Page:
In the universe of computer science, the definition and application of computational thinking is widely acknowledged as a pathway to problem solving, easily transferable to other academic subjects and even everyday life.
Stanford University has a different take on what currently consumes high schoolers' lives: the college application. The prestigious, highly selective private Ivy League university in Palo Alto, California is known for its low acceptance rates--this year hit a record low 5.05% of applicants admitted (42,487 applicants applied, 1,402 seniors were accepted for the class of 2019). On a campus tour over spring break, an admissions officer gave us the low-down of the components the university is looki
In the pursuit of helping all students reach their fullest human potential, schools are increasingly seeing the need to personalize learning to meet each student's distinct learning needs. The challenge though is implementing personalized learning at scale in a school. In the absence of having a tut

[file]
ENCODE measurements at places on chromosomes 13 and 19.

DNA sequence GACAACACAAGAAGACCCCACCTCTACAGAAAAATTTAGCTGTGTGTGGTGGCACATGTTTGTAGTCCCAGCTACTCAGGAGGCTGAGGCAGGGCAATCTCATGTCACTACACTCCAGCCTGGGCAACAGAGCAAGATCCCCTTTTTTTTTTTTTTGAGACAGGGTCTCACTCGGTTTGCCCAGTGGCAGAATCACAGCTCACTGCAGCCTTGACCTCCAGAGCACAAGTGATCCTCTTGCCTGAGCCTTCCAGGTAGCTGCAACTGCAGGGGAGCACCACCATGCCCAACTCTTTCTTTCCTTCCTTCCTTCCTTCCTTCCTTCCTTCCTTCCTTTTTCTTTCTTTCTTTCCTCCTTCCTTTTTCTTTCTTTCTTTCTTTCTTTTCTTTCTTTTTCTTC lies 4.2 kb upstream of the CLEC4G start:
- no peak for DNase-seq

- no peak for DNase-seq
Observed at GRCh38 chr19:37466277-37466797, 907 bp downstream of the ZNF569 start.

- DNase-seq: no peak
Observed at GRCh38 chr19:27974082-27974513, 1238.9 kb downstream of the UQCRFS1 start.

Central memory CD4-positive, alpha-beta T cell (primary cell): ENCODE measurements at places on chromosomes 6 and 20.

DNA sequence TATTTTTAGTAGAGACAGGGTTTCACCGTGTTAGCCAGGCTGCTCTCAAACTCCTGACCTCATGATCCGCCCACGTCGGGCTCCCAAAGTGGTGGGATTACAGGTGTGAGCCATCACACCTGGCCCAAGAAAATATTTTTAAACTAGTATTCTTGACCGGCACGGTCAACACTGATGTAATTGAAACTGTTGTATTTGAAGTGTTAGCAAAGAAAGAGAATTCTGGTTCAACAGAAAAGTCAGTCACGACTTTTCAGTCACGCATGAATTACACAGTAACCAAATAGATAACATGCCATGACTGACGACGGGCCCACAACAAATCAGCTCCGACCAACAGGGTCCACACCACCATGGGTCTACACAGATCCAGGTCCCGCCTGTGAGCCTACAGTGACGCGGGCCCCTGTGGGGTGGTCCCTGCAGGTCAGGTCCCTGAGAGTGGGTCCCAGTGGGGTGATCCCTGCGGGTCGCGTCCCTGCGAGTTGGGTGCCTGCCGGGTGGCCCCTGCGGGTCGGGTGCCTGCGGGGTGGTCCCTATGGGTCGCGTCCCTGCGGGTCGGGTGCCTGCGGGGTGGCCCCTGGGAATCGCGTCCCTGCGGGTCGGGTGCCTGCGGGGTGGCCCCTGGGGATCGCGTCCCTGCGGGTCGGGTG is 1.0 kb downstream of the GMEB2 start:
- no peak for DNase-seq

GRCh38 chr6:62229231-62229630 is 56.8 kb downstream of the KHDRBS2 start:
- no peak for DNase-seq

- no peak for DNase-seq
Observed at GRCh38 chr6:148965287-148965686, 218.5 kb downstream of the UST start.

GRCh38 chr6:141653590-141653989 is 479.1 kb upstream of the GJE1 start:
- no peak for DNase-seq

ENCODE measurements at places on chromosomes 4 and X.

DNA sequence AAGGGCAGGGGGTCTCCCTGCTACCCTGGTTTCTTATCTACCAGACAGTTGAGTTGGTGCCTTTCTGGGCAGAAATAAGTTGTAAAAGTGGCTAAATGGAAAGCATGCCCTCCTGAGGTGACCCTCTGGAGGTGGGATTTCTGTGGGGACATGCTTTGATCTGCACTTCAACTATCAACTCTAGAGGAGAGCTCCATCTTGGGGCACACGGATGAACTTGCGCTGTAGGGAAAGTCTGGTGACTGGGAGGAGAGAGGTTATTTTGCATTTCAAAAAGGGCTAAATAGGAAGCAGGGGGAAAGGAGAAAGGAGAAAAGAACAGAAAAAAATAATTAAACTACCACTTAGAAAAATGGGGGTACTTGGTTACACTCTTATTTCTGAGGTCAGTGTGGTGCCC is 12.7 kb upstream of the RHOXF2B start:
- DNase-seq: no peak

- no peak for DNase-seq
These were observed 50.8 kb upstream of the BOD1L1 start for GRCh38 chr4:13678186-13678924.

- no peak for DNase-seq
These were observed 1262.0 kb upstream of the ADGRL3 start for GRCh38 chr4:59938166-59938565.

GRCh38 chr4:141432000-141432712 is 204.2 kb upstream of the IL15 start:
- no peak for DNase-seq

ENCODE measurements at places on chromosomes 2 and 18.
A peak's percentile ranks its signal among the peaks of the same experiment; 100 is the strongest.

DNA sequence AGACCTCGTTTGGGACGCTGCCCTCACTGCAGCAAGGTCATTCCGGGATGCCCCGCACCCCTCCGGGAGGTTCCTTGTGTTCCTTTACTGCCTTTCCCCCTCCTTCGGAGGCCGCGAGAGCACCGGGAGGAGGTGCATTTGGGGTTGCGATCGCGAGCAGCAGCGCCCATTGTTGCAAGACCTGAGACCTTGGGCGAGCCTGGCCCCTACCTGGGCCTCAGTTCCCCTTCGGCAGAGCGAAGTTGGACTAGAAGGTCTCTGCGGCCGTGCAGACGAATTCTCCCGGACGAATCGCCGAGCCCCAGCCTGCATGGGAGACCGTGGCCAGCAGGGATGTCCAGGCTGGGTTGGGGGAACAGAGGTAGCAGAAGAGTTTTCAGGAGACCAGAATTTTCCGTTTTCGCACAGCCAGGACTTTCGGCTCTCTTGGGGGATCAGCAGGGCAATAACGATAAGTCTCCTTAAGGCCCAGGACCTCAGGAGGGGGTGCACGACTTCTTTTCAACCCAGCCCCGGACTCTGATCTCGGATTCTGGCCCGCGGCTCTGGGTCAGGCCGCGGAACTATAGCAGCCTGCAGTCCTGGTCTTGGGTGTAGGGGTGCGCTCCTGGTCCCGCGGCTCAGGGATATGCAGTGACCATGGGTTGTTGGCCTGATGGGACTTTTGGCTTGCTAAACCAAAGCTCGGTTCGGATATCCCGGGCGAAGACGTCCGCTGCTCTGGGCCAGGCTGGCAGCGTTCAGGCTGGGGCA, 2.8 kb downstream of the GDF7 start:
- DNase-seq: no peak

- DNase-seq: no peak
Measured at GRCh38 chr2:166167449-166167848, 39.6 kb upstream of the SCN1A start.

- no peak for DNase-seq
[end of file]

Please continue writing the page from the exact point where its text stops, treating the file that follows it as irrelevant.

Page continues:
I think the revised Bloomâ€™s Taxonomy is wrong. I agree that the taxonomy accurately classifies various types of cognitive thinking skills. It certainly identifies the different levels of complexity. But its organizing framework is dead wrong. Here's what I propose. In the 21st century, we flip Bloom's taxonomy. Rather than starting with knowledge, we start with creating, and eventually discern the knowledge that we need from it.
Modern classrooms are teeming with students of varying interests, backgrounds, abilities and learning needs. As educators, it’s important to understand the nuanced differences between the terms personalized, differentiated and individualized learning in order to best meet their needs.
Making one's school better requires honest conversation, and that requires courage. Check out these questions and conversation starters that can be used in faculty meetings or as a professional development activity.
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